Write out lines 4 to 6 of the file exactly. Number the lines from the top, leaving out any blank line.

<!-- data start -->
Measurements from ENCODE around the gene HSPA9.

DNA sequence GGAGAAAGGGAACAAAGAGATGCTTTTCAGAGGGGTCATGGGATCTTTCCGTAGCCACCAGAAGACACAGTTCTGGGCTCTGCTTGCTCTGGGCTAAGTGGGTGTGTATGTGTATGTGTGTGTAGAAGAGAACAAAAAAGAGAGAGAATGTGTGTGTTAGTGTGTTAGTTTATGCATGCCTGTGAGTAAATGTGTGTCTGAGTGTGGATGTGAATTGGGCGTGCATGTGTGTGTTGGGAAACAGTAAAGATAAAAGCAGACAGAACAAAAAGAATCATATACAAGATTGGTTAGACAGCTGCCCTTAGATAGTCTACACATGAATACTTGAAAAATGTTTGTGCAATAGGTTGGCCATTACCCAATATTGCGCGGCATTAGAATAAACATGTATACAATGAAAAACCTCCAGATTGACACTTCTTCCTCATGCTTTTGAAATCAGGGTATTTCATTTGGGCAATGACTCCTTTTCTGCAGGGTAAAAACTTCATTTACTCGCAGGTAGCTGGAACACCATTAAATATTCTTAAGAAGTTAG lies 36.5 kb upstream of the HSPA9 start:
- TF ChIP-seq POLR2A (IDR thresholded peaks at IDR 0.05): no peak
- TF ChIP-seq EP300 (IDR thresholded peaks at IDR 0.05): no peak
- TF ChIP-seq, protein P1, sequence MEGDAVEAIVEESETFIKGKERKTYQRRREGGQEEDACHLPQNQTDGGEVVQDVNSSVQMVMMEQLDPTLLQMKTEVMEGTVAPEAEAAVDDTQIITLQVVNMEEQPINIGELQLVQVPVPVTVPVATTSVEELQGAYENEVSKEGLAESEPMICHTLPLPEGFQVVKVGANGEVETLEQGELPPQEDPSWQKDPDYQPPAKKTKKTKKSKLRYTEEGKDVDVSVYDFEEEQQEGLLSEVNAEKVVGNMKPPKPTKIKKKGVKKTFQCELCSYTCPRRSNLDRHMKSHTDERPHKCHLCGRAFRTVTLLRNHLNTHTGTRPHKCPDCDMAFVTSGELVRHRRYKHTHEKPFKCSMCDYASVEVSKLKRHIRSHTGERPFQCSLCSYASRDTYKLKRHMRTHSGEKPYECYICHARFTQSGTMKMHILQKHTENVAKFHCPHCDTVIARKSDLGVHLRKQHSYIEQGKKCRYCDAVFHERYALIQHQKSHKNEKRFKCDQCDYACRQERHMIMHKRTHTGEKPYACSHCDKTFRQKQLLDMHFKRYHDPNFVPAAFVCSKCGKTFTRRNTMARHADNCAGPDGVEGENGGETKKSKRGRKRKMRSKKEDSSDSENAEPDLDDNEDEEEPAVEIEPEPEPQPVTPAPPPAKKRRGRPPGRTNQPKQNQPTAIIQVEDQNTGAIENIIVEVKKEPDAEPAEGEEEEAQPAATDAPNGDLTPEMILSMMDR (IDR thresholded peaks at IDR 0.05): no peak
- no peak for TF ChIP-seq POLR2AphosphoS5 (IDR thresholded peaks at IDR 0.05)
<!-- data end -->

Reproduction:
- TF ChIP-seq EP300 (IDR thresholded peaks at IDR 0.05): no peak
- TF ChIP-seq, protein P1, sequence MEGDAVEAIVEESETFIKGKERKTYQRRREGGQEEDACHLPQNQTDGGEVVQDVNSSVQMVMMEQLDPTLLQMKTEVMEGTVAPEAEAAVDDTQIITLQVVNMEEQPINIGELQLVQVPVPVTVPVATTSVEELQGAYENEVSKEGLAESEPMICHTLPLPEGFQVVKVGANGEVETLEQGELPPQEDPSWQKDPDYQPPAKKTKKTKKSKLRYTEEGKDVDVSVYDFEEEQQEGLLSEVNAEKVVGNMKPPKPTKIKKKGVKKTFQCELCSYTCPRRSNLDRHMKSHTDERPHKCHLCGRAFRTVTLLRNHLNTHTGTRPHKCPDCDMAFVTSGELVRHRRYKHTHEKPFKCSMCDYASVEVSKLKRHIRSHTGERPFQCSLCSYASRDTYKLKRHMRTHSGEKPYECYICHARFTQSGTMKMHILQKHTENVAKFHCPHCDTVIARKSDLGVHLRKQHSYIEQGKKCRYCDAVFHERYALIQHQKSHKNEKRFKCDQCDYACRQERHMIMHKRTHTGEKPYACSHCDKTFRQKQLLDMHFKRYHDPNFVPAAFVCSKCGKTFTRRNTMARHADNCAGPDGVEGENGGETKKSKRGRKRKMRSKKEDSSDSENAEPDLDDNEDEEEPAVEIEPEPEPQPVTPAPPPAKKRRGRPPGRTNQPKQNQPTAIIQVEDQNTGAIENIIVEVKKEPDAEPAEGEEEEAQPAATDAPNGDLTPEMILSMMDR (IDR thresholded peaks at IDR 0.05): no peak
- no peak for TF ChIP-seq POLR2AphosphoS5 (IDR thresholded peaks at IDR 0.05)